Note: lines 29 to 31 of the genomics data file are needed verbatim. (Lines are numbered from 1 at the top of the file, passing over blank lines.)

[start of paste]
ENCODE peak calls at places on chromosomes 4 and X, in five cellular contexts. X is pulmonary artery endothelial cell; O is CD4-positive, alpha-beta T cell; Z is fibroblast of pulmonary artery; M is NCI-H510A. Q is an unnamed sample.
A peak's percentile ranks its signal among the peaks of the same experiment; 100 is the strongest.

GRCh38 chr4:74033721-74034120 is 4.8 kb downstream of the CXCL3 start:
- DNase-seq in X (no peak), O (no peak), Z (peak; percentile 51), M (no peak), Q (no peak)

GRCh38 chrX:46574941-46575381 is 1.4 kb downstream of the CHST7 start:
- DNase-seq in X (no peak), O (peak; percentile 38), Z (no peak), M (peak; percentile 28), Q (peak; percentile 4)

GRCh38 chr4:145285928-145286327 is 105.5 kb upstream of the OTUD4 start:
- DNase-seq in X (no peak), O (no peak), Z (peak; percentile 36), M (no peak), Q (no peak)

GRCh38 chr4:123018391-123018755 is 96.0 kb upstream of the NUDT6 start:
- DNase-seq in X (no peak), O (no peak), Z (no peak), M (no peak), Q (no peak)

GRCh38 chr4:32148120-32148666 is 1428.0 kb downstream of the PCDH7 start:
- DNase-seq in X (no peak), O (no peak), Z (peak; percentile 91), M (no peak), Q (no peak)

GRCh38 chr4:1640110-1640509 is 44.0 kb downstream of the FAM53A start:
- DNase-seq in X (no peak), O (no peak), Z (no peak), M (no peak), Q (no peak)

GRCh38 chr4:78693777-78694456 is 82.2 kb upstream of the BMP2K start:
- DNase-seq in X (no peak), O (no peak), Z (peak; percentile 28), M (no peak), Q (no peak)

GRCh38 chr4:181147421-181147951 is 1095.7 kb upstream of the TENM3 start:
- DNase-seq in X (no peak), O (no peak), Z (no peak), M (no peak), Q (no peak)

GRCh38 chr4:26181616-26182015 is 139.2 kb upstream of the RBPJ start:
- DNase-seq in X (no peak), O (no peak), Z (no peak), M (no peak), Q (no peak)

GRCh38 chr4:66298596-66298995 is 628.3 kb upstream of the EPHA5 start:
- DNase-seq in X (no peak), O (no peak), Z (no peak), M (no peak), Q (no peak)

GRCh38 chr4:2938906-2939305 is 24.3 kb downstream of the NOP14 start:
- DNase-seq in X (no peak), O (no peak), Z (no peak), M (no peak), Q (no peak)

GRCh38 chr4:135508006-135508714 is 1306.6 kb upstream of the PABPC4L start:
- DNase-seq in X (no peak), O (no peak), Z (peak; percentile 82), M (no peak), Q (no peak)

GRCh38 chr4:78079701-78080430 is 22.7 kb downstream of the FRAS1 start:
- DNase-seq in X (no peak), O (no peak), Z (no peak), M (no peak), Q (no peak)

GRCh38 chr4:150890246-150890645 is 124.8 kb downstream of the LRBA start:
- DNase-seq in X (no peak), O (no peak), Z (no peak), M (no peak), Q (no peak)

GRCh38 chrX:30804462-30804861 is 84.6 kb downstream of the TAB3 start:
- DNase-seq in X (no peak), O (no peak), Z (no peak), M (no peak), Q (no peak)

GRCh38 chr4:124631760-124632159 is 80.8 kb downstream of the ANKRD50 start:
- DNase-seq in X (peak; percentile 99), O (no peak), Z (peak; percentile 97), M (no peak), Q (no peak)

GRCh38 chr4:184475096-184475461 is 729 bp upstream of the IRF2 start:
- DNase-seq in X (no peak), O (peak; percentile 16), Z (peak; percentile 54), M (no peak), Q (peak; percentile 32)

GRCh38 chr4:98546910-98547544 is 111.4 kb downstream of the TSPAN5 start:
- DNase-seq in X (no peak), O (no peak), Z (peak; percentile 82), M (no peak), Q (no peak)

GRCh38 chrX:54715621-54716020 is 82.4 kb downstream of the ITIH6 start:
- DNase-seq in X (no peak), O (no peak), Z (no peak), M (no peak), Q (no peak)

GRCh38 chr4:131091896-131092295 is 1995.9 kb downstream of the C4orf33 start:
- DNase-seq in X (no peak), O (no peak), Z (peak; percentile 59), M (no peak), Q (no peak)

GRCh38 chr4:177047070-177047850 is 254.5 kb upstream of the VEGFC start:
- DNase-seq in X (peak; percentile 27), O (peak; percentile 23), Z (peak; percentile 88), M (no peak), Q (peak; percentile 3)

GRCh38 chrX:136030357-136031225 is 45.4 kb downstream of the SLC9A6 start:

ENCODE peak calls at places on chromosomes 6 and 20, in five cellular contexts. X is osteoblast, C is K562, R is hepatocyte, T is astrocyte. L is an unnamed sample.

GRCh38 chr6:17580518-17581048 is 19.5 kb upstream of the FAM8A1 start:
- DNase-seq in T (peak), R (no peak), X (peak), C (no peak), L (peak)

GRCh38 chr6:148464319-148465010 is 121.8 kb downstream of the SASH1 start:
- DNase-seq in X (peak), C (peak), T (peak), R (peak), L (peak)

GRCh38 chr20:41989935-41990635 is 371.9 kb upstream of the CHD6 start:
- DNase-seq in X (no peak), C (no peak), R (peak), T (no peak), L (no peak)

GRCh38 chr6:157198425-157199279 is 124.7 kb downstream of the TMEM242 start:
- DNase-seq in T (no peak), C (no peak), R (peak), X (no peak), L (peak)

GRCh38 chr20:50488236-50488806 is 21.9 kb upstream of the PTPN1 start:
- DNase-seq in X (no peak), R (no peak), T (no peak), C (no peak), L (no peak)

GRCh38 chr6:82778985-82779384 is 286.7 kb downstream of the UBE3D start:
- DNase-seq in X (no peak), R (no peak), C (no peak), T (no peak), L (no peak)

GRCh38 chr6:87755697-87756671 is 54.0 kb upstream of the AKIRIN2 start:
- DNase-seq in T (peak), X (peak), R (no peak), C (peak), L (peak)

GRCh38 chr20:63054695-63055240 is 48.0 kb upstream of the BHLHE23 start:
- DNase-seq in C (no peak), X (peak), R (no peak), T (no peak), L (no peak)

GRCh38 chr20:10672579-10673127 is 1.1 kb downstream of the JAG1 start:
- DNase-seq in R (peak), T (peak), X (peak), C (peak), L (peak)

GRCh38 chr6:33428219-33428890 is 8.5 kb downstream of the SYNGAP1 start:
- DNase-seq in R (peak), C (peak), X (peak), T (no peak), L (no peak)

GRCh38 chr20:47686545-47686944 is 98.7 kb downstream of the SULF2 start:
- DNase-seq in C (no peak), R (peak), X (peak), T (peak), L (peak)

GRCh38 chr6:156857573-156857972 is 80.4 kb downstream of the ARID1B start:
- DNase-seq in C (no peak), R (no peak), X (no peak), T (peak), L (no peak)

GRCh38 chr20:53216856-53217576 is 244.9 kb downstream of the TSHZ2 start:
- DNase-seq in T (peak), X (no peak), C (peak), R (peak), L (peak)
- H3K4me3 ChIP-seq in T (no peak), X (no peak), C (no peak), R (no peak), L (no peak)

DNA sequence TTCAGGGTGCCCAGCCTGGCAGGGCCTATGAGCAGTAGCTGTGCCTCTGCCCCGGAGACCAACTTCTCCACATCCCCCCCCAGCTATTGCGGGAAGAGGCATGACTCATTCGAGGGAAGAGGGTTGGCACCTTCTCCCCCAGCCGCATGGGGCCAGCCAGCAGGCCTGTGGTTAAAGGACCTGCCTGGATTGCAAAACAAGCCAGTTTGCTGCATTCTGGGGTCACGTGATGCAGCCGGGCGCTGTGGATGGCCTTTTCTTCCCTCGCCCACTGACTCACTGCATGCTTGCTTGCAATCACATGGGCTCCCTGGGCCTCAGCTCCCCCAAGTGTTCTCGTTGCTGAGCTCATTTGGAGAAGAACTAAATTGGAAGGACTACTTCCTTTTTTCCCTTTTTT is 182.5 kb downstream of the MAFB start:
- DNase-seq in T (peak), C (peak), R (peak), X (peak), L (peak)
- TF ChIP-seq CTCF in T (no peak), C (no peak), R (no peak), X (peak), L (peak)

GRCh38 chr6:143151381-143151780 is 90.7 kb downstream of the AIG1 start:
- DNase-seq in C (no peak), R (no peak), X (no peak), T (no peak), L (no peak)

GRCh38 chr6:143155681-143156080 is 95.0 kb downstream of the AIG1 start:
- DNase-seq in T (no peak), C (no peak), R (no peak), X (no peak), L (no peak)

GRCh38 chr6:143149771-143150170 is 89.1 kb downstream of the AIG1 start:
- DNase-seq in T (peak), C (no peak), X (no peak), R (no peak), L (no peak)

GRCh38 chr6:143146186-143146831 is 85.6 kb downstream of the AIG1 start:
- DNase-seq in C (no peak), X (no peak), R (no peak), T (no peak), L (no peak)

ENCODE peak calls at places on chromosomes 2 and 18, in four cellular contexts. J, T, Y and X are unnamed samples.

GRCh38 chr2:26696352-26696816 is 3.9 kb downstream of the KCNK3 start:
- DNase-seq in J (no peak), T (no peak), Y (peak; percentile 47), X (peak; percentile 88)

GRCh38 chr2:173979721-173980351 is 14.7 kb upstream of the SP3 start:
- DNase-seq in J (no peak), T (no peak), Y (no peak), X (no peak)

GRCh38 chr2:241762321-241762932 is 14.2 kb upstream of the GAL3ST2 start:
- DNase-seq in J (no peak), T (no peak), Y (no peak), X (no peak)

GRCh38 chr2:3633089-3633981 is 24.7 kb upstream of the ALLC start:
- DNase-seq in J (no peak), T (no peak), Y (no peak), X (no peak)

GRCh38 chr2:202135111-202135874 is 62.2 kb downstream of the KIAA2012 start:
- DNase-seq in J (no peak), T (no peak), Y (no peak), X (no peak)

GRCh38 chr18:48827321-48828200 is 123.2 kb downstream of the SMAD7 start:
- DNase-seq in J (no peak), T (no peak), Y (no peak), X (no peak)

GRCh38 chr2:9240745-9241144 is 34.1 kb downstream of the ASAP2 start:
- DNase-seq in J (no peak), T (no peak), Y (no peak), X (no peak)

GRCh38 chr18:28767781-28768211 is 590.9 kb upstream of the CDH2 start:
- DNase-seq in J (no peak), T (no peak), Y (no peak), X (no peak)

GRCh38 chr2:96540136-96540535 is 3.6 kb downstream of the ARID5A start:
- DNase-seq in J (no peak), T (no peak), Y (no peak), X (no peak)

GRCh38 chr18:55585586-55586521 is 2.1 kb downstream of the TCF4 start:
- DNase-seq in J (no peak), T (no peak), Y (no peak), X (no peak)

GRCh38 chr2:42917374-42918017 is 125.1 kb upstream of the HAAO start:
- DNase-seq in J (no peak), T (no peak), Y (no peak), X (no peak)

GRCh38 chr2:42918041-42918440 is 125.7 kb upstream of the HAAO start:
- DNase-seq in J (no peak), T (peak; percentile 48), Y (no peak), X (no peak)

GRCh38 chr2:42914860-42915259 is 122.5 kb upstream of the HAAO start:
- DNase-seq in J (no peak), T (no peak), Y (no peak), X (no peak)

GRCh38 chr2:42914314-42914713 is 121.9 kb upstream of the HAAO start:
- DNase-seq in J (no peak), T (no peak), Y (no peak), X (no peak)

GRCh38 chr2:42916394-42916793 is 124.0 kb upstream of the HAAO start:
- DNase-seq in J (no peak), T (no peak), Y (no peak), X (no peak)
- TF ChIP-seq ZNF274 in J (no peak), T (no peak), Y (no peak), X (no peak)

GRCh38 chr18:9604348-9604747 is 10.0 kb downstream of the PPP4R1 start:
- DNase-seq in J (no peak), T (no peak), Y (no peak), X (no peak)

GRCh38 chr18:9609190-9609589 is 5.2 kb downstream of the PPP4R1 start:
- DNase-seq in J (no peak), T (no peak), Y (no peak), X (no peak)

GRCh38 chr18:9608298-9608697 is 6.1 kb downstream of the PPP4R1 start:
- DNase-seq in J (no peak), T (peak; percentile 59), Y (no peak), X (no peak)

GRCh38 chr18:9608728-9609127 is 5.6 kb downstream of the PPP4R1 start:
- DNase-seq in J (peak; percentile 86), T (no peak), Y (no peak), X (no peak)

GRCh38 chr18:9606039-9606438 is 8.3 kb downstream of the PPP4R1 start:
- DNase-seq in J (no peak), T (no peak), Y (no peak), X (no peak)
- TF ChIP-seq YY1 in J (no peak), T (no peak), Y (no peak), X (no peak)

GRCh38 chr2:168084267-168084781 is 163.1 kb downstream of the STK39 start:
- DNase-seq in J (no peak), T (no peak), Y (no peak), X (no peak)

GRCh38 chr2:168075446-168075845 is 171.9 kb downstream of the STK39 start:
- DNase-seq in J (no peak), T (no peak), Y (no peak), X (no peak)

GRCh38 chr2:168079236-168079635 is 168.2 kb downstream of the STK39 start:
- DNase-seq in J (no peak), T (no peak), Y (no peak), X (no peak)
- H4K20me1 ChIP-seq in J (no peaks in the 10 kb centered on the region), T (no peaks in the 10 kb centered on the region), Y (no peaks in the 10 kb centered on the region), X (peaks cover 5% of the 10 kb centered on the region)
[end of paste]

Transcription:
GRCh38 chr4:150890246-150890645 is 124.8 kb downstream of the LRBA start:
- DNase-seq in X (no peak), O (no peak), Z (no peak), M (no peak), Q (no peak)

GRCh38 chrX:30804462-30804861 is 84.6 kb downstream of the TAB3 start: